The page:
- Under spam attack again: commenting requires login (temporary measure)
- Bigamy, sorcery, and rotting timbers: was Jason just another rat?
- xattr: com.apple.diskimages.fsck, record of disk image integrity check
- xattr: com.apple.diskimages.recentcksum, disk image checksum
Posted: 08 Feb 2018 10:50 AM PST
I am afraid that this blog has once again been under a spam attack all day, in which spammers are trying to post spurious comments at a rate of about one every minute.
I have therefore had to limit comments to those who are already recognised by the blog, or who log in to make their comment. I am very sorry that this will make it more difficult to add a comment for some. Once the attack has gone away, I hope to be able to ease that restriction again.
Please don’t let it inhibit your use of the blog, or making comments.
I will update this article when I am able to relax these temporary restrictions.
Posted: 08 Feb 2018 04:30 AM PST
Jason, of Golden Fleece fame, comes across as one of the better heroes of classical myth. Compared with multiple murderer, rapist, and utterly untrustworthy partner Theseus, or Hercules/Heracles, or …, perhaps he’s just the best of a bad bunch. Until you look at the way that he treated the women whom he married.
His first bride is almost forgotten now: Hypsipyle, Queen of Lemnos, a rather beautiful Greek island known now for its superb sandy beaches.
According to myth, Lemnos had a troubled history. Its womenfolk had neglected due worship of Venus/Aphrodite, so the goddess made their husbands reject them. In revenge, the women decided to kill the men, leaving the island populated only by women. There had been one exception: Hypsipyle had spared her father, originally the king, by tucking him into a large wooden chest and pushing him out into the sea. King Thoas was recovered, and Hypsipyle secreted him away quietly.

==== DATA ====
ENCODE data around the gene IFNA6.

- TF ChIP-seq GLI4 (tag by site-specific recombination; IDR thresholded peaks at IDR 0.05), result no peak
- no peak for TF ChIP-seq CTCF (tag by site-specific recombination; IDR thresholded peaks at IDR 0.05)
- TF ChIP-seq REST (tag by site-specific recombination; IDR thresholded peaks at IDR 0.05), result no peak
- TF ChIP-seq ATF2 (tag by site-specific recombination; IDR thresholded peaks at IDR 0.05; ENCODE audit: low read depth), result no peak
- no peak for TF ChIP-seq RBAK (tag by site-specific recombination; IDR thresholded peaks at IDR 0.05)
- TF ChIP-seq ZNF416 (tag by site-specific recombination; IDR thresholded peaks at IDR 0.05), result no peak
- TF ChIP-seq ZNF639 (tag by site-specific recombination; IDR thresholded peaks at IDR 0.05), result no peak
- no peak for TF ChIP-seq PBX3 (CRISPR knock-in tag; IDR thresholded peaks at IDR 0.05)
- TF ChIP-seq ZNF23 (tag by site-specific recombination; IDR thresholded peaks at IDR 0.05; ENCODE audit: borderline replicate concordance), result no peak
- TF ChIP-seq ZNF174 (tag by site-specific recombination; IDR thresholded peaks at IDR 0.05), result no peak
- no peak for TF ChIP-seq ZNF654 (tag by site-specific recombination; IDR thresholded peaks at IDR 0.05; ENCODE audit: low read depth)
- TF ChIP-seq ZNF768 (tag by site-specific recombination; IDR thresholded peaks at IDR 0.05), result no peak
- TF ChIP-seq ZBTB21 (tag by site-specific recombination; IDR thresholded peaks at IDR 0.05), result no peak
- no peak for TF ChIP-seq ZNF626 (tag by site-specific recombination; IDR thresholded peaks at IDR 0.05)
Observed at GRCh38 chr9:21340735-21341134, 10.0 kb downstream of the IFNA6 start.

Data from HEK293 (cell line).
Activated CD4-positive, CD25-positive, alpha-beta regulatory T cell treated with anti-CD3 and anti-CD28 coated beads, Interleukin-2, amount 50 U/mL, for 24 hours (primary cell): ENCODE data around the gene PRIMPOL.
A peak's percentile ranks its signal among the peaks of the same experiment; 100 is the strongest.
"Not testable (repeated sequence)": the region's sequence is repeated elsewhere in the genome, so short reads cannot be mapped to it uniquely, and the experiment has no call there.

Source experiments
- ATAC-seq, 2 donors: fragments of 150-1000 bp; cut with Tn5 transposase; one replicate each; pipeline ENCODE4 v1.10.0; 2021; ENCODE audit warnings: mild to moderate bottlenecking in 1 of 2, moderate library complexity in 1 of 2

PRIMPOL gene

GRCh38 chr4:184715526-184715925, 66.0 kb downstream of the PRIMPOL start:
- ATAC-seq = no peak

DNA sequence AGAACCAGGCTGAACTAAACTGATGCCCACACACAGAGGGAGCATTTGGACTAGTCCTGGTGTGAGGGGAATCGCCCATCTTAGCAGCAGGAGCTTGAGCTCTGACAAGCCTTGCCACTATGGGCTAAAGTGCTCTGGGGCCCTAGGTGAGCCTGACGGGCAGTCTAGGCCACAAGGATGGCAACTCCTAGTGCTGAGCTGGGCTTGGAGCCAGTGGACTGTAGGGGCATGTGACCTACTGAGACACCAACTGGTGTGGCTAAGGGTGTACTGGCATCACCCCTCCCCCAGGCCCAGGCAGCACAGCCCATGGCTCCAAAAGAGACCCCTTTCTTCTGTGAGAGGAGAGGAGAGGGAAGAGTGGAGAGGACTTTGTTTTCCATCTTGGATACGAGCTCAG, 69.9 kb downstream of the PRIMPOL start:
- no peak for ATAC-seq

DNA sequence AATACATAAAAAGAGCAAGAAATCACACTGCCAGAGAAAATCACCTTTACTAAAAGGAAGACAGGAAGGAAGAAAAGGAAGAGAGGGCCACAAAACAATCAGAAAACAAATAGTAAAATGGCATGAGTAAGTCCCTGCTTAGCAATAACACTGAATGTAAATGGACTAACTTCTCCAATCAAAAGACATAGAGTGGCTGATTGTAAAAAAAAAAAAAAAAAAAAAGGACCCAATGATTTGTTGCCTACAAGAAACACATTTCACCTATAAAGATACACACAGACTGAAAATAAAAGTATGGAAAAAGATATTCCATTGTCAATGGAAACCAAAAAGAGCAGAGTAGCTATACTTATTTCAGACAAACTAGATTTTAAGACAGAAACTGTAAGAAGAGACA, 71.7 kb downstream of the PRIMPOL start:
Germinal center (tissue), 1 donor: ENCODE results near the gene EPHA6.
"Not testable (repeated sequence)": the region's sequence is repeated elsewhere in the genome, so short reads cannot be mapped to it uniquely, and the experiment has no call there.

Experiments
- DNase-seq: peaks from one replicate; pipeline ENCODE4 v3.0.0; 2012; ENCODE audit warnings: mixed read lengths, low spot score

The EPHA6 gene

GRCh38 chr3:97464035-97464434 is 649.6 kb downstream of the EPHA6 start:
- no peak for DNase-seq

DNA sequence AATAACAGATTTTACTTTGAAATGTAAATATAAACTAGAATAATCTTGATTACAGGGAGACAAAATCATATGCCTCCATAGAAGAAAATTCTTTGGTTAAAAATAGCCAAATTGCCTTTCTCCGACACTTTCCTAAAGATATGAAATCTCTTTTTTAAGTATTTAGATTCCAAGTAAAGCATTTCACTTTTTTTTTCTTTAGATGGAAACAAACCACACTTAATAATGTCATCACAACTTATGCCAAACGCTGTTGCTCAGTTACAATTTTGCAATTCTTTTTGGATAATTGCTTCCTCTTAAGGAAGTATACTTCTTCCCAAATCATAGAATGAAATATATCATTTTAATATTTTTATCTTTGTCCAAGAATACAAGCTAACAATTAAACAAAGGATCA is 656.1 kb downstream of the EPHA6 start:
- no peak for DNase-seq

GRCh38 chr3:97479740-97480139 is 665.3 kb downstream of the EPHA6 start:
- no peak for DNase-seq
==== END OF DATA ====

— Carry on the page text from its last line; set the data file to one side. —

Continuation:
Just when the situation for the women of Lemnos was looking worrying, who should turn up but Jason and his fifty hunky Argonauts. Perhaps word had got around that they might be welcomed there. They certainly seemed to enjoy their visit, and didn’t find much time to send any postcards back to their families explaining what they were doing. Jason, according to his status, was entertained by Queen Hypsipyle to the point where they married and she later gave birth to twins.
But Jason and the Argonauts had a mission in Colchis, and once it became clear how fruitful their stay on Lemnos had been, they set sail in quest of the Golden Fleece. Jean Pichore’s miniature shows Jason parting from Hypsipyle, making their twins look quite advanced in age.
Jason then met the sorceress daughter of King Aëtes, Medea, who helped him accomplish the series of trials, culminating in him putting the monster which guarded the Golden Fleece to sleep, and achieving his mission. King Aëtes welshed on his deal with Jason, so the hero made off with both the Golden Fleece and Medea, marrying her bigamously on their way back to Thessaly.
When Hypsipyle hears of this, she is unimpressed, to say the least. It is at this stage that Ovid imagines, in the sixth letter of his Heroides, Hypsipyle writing to Jason, as shown in the two miniatures below, painted by Robinet Testard.